The album’s thesis statement came together in the lyrics of the opening track “Paper in Fire”: “There is a good life right across this green field/And each generation stares at it from afar/But we keep no check on our appetites/So the green fields turn to brown like paper in fire.”

The song burns with an intense energy while stinking of ache and angst. Even the famously cantankerous Mellencamp admitted it was an achievement. “After Scarecrow, the critics all kinda went, ‘Whoa, now we gotta pay attention to this guy,’” . “I think ‘Paper in Fire’ is the ultimate John Mellencamp song. I wasn’t trying to be on the radio anymore. Radio was on my side. There wasn’t any Woody Guthrie influence. There wasn’t any Rolling Stones influence. There wasn’t a Bob Dylan influence. I made the decision, much to everyone’s dismay, to use violins and accordions, and incorporate an Appalachian sound of original country. I tried to figure out how to make that work in rock ‘n’ roll.” “We were on the road for a long time after Scarecrow, so we were together a lot as a band,” Mellencamp said in a 1987 Creem Magazine feature. “For the first time ever, we talked about the record before we started. We had a very distinct vision of what should be happening here. At one point, The Lonesome Jubilee was supposed to be a double album, but at least 10 of the songs I’d written just didn’t stick together with the idea and the sound we had in mind. So I just put those songs on a shelf, and cut it back down to a single record. Now, in the past, it was always ‘Let’s make it up as we go along’ – and we did make some of The Lonesome Jubilee up as we went along. But we had a very clear idea of what we wanted it to sound like, even before it was written, right through to the day it was mastered.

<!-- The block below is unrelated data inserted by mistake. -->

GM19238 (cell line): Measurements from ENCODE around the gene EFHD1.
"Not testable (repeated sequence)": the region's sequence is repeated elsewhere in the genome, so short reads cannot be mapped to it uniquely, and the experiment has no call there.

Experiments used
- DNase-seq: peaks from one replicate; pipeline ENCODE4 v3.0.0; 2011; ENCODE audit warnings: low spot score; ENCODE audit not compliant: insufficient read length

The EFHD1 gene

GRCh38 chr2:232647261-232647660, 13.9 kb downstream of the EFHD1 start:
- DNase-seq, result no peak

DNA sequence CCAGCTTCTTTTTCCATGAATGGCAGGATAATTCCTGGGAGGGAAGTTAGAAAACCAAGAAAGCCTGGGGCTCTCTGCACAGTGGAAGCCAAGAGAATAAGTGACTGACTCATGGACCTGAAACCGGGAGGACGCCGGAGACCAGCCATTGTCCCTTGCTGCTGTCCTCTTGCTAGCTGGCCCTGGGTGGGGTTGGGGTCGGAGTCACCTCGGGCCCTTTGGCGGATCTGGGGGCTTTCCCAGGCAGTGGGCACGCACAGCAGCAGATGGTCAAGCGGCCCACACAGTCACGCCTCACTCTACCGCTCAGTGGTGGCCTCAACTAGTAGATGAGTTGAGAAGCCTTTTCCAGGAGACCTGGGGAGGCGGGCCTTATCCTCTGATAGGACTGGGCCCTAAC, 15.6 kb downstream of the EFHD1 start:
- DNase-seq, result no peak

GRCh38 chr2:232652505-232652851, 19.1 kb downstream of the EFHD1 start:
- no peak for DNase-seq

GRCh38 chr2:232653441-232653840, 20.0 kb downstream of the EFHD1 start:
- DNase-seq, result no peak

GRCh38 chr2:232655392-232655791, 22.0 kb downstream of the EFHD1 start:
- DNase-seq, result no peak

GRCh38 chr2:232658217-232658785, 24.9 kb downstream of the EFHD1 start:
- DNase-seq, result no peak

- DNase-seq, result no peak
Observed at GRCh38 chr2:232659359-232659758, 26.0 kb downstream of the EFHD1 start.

Despite the themes, the album isn’t a sermon. Mellencamp’s words don’t come with solutions, or even wisdom. Instead, they just chronicle the mess and occasional but sustaining joys of life. While a big chunk of the album has the singer using his voice to speak for others — parents struggling to feed their families, but between the not-so-beautiful losers Mellencamp inserts his own stories. “Cherry Bomb” may be the most personal song he’s ever written.

The Band 

  • John Mellencamp – vocal, guitar
  • Kenny Aronoff – drums, percussion, backing vocals
  • Larry Crane – guitars, mandolin, harmonica, autoharp, banjo, backing vocals
  • John Cascella – accordion, keyboards, saxophone, melodica, penny whistle, claves
  • Lisa Germano – fiddle
  • Toby Myers – bass guitar, banjo, backing vocals
  • Pat Peterson – backing vocals, cowbell, tambourine
  • Crystal Taliefero – backing vocals
  • Mike Wanchic – guitars, dobro, banjo, dulcimer, backing vocals
Advertisements
Comments
  1. earthbalm says:

    It was a brilliant album, used to play it repeatedly.

Leave a Reply

Fill in your details below or click an icon to log in:

WordPress.com Logo

You are commenting using your WordPress.com account. Log Out / Change )

Twitter picture

You are commenting using your Twitter account. Log Out / Change )

Facebook photo

You are commenting using your Facebook account. Log Out / Change )

Google+ photo

You are commenting using your Google+ account. Log Out / Change )

Connecting to %s